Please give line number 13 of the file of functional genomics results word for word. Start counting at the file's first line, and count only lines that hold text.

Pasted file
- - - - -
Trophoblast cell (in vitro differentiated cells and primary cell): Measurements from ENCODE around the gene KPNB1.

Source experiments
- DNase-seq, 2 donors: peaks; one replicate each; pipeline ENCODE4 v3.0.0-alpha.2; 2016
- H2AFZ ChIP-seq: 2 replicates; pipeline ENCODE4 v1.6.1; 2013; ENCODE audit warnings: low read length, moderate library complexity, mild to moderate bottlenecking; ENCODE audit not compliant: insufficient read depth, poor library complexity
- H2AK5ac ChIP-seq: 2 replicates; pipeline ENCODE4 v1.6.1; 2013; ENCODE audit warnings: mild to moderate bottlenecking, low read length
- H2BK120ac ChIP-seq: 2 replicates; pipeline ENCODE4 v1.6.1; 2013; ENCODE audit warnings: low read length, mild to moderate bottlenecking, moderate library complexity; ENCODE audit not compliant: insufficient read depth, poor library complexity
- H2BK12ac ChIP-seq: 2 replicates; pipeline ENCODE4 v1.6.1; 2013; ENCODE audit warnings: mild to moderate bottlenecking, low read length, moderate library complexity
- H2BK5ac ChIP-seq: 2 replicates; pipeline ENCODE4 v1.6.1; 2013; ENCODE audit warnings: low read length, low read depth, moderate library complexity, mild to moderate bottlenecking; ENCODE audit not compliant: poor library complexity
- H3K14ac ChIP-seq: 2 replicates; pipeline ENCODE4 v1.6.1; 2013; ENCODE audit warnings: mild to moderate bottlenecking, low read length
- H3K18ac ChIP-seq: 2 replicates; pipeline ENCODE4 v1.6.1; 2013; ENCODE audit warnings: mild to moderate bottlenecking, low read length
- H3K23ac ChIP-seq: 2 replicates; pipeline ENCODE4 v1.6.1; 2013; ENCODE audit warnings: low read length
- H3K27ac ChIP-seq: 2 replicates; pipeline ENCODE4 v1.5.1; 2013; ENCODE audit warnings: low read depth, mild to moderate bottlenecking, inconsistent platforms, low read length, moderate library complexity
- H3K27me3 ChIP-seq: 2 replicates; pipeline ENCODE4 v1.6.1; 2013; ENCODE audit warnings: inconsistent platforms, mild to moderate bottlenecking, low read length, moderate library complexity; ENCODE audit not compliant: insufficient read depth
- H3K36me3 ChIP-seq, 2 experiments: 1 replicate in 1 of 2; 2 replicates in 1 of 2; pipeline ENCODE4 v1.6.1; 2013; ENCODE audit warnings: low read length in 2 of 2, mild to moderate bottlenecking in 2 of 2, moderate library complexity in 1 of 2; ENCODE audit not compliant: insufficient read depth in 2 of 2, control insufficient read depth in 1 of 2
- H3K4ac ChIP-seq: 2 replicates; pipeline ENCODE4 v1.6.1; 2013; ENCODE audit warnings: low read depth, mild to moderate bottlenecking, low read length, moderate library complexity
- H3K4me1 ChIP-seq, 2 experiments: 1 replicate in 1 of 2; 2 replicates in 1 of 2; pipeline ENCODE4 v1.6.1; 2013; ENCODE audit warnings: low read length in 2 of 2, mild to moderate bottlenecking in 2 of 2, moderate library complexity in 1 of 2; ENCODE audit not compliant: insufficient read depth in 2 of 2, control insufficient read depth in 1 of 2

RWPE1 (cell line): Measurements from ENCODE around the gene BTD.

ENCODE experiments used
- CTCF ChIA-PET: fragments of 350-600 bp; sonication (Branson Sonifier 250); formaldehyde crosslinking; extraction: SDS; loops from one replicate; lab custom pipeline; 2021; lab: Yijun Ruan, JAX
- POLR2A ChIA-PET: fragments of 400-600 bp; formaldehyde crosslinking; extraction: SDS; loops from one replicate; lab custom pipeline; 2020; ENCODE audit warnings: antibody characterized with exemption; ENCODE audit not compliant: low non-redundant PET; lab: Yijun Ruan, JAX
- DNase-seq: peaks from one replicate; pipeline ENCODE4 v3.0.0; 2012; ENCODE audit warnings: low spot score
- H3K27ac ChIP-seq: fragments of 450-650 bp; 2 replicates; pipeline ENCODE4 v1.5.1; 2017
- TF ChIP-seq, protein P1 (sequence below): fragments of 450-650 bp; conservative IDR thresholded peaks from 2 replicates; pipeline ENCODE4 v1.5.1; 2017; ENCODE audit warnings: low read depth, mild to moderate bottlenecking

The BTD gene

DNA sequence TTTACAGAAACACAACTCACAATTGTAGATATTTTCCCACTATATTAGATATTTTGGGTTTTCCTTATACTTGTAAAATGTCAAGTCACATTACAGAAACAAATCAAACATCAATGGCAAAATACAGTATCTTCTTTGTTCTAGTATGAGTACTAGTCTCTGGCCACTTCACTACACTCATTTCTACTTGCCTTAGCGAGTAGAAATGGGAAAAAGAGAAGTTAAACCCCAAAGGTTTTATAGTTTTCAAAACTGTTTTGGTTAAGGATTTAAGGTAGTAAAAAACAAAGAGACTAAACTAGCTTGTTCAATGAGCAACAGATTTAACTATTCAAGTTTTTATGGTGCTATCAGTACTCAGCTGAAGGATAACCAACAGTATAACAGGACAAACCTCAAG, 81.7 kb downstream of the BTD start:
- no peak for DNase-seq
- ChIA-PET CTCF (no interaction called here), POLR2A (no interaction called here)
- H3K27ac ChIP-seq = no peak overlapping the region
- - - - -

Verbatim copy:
- H3K27me3 ChIP-seq: 2 replicates; pipeline ENCODE4 v1.6.1; 2013; ENCODE audit warnings: inconsistent platforms, mild to moderate bottlenecking, low read length, moderate library complexity; ENCODE audit not compliant: insufficient read depth